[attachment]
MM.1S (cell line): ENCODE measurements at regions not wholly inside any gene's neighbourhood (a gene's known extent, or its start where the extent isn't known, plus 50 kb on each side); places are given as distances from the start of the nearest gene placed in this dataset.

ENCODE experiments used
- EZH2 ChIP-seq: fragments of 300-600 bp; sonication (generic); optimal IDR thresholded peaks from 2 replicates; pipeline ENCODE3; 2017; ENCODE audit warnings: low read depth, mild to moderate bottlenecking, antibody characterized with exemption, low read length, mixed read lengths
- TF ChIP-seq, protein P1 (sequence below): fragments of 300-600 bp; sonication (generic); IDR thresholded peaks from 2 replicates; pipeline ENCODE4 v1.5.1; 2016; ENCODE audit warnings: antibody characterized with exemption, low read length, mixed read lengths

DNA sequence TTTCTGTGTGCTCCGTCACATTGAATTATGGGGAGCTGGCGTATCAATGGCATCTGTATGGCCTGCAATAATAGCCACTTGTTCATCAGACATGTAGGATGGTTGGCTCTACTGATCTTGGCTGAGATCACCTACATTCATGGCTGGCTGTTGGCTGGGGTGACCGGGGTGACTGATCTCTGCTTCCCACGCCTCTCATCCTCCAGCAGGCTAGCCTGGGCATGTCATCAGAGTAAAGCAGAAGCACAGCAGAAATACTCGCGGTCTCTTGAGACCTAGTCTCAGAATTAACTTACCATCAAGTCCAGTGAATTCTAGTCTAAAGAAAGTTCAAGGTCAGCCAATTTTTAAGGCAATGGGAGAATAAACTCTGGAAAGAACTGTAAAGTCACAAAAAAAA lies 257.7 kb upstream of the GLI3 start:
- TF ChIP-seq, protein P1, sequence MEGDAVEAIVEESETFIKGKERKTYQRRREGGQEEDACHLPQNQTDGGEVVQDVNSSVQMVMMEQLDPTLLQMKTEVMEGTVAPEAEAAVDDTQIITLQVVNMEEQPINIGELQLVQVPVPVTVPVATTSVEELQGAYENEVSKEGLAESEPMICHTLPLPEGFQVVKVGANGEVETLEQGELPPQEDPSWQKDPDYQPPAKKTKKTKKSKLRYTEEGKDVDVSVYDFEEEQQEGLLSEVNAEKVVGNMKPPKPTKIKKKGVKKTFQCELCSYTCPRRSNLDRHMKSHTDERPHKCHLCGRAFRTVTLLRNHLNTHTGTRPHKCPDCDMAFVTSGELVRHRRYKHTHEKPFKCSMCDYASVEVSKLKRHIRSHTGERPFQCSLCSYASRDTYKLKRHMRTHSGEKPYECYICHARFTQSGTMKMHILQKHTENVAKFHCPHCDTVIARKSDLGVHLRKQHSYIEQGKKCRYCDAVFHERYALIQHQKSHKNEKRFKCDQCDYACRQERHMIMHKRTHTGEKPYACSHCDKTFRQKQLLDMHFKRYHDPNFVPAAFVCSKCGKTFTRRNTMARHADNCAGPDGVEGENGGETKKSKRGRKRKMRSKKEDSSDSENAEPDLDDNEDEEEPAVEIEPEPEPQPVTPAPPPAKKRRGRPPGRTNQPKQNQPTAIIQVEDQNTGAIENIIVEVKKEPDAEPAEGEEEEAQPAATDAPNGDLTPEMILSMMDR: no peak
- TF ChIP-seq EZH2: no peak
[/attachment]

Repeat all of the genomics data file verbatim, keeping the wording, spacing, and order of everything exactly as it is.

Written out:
MM.1S (cell line): ENCODE measurements at regions not wholly inside any gene's neighbourhood (a gene's known extent, or its start where the extent isn't known, plus 50 kb on each side); places are given as distances from the start of the nearest gene placed in this dataset.

ENCODE experiments used
- EZH2 ChIP-seq: fragments of 300-600 bp; sonication (generic); optimal IDR thresholded peaks from 2 replicates; pipeline ENCODE3; 2017; ENCODE audit warnings: low read depth, mild to moderate bottlenecking, antibody characterized with exemption, low read length, mixed read lengths
- TF ChIP-seq, protein P1 (sequence below): fragments of 300-600 bp; sonication (generic); IDR thresholded peaks from 2 replicates; pipeline ENCODE4 v1.5.1; 2016; ENCODE audit warnings: antibody characterized with exemption, low read length, mixed read lengths

DNA sequence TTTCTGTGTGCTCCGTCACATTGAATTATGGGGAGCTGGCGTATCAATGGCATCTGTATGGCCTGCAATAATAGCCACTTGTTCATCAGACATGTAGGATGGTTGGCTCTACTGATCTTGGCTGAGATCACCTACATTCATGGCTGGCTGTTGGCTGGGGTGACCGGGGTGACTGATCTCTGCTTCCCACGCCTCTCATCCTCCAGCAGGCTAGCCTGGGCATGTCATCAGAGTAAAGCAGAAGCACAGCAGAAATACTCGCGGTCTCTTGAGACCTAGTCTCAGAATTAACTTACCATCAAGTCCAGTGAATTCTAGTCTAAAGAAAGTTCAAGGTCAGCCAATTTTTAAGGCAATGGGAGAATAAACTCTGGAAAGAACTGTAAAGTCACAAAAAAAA lies 257.7 kb upstream of the GLI3 start:
- TF ChIP-seq, protein P1, sequence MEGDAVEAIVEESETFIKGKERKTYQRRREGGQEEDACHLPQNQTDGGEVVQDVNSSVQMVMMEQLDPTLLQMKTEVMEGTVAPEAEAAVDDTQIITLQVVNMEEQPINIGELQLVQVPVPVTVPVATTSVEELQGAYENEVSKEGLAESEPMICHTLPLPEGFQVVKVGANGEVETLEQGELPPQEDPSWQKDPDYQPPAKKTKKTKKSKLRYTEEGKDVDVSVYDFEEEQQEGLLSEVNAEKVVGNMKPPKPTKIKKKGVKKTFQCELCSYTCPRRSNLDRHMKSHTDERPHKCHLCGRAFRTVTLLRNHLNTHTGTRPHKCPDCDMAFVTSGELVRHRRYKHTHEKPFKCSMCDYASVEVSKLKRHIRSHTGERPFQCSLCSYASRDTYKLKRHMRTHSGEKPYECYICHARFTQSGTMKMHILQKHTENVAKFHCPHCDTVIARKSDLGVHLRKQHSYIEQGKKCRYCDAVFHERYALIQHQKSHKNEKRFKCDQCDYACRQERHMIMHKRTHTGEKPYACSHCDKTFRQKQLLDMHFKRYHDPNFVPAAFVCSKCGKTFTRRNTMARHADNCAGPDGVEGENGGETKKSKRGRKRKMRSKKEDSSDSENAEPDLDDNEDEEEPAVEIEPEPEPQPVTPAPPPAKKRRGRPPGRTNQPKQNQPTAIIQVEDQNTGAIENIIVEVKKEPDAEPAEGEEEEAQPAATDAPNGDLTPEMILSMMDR: no peak
- TF ChIP-seq EZH2: no peak